Finally, the Samaritans, among the inhabitants of Palestine, translated their only sacred book, the Pentateuch, into their own Samaritan dialect. dialect. The critical study of this translation proves that the language which lies at its base was very much the same as that of the neighbouring Jews. Perhaps, indeed, the Samaritans may have carried the softening of the gutturals a little farther than the Jews of Galilee. Their absurd attempt to embellish the language of the translation by arbitrarily introducing forms borrowed from the Hebrew original has given rise to the false notion that Samaritan is a mixture of Hebrew and Aramaic. The introduction of Hebrew and even of Arabic words and forms was practised in Samaria on a still larger scale by copyists who lived after Aramaic had become extinct. The later works written in the Samaritan dialect are, from a linguistic point of view, as worthless as the compositions of Samaritans in Hebrew; the writers, who spoke Arabic, endeavoured to write in languages with which they were but half acquainted.
All these Western Aramaic dialects, including that of the oldest inscriptions, have this feature among others in common, that they form the third person singular masculine and the third person plural masculine and feminine in the imperfect by prefixing y, as do the other Semitic languages. And in these dialects the termination ā, (the so-called “status emphaticus”) still retained the meaning of a definite article down to a tolerably late period.
As early as the 7th century the conquests of the Moslems greatly circumscribed the domain of Aramaic and a few centuries later it was almost completely supplanted in the west by Arabic. For the Christians of those countries, who, like every one else, spoke Arabic, the Palestinian dialect was no longer of importance, and they adopted as their ecclesiastical language the dialect of the other Aramaean Christians, the Syriac (or Edessene). The only localities where a Western Aramaic dialect, much changed from the old language, still survives are a few villages in Anti-Libanus.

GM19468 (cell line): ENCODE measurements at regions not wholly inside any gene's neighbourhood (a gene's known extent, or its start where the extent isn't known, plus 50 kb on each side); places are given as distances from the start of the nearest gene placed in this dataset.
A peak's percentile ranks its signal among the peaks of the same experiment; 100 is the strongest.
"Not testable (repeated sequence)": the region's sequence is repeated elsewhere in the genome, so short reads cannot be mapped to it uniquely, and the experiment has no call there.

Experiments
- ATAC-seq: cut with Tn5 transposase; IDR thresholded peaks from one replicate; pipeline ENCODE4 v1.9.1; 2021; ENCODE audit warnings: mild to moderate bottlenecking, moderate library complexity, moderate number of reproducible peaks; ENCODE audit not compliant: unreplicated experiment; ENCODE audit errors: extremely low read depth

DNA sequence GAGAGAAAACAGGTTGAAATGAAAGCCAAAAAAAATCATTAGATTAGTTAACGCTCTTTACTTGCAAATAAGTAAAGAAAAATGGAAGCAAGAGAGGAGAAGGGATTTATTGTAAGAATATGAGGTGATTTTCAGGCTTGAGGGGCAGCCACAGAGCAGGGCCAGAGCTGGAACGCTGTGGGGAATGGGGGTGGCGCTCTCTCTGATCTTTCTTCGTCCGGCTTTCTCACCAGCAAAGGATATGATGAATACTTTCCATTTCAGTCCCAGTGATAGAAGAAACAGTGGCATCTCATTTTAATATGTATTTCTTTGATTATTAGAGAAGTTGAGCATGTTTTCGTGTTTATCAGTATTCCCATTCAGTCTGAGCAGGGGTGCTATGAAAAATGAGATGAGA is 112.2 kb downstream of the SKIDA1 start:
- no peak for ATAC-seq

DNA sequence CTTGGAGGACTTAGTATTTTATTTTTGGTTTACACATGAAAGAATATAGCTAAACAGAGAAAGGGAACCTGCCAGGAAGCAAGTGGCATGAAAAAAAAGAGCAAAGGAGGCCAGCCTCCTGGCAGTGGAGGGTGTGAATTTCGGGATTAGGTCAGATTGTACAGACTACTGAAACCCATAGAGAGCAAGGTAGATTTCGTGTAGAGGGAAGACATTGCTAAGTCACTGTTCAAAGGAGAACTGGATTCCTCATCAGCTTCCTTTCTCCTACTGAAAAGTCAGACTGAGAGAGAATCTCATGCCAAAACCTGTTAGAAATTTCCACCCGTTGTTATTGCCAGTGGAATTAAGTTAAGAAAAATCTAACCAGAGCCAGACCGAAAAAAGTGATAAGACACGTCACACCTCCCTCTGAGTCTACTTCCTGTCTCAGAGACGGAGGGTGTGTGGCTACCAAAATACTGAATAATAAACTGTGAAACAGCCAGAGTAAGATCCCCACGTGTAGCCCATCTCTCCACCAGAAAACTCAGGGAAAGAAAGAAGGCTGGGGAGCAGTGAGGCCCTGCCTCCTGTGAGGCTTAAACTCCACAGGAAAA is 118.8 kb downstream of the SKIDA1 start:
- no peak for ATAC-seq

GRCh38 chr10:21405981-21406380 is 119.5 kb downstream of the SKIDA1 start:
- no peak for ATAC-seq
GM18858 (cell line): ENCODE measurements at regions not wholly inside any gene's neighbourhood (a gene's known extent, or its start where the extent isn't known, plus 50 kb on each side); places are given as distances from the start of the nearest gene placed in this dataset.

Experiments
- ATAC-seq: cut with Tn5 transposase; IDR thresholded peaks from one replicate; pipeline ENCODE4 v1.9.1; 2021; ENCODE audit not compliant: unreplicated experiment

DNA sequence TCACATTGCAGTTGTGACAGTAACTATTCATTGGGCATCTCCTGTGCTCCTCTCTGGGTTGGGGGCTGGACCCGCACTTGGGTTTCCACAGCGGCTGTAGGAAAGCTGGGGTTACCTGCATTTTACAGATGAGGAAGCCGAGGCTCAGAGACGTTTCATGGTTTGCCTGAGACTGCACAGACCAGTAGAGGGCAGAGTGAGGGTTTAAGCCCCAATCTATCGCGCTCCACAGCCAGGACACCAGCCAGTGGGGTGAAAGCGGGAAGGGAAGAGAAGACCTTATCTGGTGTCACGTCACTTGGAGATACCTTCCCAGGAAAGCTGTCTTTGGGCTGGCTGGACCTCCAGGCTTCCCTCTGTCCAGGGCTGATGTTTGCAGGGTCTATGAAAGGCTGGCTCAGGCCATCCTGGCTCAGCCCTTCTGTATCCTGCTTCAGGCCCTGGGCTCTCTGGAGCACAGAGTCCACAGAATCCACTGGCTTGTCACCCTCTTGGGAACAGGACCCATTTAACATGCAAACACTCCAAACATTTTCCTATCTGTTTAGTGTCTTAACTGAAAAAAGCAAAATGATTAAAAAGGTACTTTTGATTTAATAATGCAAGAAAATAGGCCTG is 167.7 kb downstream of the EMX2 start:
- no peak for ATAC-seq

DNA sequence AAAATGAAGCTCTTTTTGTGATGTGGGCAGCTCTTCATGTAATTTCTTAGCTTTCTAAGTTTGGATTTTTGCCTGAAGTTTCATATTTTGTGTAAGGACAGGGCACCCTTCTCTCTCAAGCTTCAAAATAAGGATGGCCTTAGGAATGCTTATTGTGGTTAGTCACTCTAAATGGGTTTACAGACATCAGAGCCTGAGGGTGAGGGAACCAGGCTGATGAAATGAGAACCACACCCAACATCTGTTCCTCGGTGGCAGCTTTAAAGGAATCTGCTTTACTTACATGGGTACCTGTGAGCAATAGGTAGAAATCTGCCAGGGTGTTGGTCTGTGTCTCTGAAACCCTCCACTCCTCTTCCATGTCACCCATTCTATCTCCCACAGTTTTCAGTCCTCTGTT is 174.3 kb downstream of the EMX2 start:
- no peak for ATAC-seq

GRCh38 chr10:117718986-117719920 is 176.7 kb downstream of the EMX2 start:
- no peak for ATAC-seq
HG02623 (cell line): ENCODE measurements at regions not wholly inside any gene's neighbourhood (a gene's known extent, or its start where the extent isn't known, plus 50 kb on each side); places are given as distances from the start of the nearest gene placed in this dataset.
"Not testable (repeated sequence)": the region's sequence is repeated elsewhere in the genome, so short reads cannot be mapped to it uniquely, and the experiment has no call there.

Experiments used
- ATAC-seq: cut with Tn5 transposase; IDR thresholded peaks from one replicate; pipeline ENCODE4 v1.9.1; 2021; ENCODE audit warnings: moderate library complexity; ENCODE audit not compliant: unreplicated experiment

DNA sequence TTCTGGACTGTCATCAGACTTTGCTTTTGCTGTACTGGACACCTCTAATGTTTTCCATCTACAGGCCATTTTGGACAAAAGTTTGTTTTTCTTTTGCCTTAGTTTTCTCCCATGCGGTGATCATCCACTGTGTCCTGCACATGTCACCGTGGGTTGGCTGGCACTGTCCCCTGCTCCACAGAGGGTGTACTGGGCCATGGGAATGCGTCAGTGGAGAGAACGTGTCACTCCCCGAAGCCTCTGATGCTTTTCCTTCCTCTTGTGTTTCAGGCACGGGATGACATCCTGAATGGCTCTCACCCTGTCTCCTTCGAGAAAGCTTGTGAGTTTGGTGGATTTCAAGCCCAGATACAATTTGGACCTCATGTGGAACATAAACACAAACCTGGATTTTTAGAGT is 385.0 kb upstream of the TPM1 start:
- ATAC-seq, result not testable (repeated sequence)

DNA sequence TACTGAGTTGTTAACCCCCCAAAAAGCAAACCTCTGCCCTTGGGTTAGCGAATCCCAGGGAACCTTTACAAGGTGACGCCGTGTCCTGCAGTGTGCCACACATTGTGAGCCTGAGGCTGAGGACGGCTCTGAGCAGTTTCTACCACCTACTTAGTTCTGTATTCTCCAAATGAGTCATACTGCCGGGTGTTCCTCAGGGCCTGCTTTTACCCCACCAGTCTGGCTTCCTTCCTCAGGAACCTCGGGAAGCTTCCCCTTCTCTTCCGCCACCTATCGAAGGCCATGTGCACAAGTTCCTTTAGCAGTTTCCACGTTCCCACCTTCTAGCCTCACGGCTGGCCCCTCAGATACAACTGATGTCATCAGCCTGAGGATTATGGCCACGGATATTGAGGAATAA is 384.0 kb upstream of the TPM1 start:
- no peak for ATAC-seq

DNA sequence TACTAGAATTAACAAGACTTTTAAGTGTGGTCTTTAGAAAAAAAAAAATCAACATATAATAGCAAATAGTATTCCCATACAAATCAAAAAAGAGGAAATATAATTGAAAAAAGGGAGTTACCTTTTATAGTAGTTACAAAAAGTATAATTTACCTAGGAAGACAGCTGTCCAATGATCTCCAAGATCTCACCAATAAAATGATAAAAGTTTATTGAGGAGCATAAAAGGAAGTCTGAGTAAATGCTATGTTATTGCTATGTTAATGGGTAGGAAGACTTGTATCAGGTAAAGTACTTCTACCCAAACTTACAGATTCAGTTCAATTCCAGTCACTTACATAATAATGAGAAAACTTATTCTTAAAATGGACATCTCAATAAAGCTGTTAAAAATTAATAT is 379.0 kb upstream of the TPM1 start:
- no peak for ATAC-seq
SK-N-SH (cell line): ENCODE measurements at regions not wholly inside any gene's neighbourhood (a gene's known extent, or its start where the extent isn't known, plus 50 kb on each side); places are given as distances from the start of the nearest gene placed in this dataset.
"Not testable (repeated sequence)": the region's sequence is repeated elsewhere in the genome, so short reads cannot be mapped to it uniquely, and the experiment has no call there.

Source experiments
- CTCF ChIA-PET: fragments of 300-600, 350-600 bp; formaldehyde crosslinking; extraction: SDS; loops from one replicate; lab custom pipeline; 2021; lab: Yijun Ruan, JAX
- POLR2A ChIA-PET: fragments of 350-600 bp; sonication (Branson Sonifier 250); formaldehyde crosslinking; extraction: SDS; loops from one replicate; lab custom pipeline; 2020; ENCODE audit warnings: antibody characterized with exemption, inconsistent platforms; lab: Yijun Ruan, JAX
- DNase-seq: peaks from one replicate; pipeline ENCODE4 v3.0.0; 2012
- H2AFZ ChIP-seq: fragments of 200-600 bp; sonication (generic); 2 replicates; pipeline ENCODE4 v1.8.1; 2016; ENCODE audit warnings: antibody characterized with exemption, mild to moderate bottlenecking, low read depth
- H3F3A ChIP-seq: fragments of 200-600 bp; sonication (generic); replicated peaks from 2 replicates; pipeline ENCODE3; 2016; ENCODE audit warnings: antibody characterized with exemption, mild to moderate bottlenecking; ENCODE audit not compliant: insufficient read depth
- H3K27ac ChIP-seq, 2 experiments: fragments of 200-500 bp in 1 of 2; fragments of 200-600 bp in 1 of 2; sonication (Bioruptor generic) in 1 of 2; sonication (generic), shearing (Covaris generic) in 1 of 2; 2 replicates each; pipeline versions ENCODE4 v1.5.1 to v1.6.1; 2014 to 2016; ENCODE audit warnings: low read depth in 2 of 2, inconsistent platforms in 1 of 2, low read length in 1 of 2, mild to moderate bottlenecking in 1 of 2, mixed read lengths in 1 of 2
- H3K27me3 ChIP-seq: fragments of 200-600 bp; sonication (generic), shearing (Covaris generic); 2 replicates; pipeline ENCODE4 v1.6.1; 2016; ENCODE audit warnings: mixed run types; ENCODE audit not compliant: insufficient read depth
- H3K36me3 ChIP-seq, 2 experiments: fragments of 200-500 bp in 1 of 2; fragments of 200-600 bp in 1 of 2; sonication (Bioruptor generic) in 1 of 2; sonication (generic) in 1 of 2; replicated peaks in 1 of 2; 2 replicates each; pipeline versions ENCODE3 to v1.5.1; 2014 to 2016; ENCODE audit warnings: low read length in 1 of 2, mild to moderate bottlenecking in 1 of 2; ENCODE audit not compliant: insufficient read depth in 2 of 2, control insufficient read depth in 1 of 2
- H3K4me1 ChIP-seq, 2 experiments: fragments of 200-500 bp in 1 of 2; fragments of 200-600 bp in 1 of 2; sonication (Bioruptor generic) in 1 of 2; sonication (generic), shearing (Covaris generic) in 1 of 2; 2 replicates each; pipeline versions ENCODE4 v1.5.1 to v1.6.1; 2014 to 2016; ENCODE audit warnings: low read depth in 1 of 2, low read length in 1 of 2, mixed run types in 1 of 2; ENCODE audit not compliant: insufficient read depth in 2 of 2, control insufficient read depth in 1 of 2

The popular Aramaic dialect of Babylonia from the 4th to the 6th century of our era is exhibited in the Babylonian Talmud, in Babylonian and Mandaean dialects. which, however, as in the Jerusalem Talmud, there is a constant mingling of Aramaic and Hebrew passages. To a somewhat later period, and probably not to exactly the same district of Babylonia, belong the writings of the Mandaeans (q.v.), a strange sect, half Christian and half heathen, who from a linguistic point of view possess the peculiar advantage of having remained almost entirely free from the influence of Hebrew, which is so perceptible in the Aramaic writings of Jews as well as of Christians. The orthography of the Mandaeans comes nearer than that of the Talmud to the real pronunciation, and in it the softening of the gutturals is most clearly seen. In other respects there is a close resemblance between Mandaean and the language of the Babylonian Talmud. The forms of the imperfect which we have enumerated above take in these dialects n or l. In Babylonia, as in Syria, the language of the Arabic conquerors rapidly drove out that of the country. The latter has long been totally extinct, unless possibly a few surviving Mandaeans still speak among themselves a more modern form of their dialect.